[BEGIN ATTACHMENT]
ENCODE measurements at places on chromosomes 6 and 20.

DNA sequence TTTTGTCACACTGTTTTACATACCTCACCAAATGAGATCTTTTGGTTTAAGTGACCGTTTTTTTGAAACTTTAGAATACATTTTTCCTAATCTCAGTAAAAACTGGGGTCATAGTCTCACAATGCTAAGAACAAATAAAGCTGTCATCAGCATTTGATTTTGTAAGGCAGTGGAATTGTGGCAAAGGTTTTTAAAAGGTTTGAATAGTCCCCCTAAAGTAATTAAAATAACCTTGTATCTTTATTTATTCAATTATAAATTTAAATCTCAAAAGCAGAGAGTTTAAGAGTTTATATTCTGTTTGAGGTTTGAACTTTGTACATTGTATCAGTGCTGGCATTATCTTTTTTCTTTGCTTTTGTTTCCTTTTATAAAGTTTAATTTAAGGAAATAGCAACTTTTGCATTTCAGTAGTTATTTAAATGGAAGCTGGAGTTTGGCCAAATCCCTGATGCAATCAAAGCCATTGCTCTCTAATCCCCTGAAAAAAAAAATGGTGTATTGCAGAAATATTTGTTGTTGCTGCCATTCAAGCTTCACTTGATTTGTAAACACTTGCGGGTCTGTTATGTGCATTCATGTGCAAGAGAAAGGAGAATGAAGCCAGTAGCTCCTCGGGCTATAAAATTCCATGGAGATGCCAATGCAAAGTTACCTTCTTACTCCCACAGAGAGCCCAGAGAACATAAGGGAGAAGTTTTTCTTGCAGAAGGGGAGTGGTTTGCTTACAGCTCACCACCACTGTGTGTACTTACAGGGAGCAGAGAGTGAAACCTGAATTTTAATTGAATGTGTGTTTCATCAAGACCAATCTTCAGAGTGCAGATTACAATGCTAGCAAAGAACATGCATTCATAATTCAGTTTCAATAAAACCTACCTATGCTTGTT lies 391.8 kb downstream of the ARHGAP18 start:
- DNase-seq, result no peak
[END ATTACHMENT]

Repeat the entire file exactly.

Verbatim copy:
ENCODE measurements at places on chromosomes 6 and 20.

DNA sequence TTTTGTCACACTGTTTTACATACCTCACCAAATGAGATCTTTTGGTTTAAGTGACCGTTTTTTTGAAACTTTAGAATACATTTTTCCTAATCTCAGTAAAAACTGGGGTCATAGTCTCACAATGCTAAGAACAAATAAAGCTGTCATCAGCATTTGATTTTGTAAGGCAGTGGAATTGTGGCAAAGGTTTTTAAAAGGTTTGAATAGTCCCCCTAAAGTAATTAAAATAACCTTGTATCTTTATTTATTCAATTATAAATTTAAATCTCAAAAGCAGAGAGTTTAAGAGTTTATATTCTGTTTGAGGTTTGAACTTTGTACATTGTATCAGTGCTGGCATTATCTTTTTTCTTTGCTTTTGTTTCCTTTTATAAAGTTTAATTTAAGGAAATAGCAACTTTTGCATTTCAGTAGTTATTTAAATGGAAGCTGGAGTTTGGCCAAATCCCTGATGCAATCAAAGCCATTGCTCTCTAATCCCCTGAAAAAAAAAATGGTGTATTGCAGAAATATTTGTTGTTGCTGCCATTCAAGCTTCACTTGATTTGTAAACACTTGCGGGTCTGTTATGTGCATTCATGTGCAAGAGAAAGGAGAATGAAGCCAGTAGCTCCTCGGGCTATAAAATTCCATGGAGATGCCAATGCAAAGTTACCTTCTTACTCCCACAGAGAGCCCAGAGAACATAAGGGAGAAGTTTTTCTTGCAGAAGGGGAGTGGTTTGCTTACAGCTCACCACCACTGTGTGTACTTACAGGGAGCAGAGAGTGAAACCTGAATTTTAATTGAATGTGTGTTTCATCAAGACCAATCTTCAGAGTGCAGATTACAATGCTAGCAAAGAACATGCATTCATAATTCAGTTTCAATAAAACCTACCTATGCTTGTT lies 391.8 kb downstream of the ARHGAP18 start:
- DNase-seq, result no peak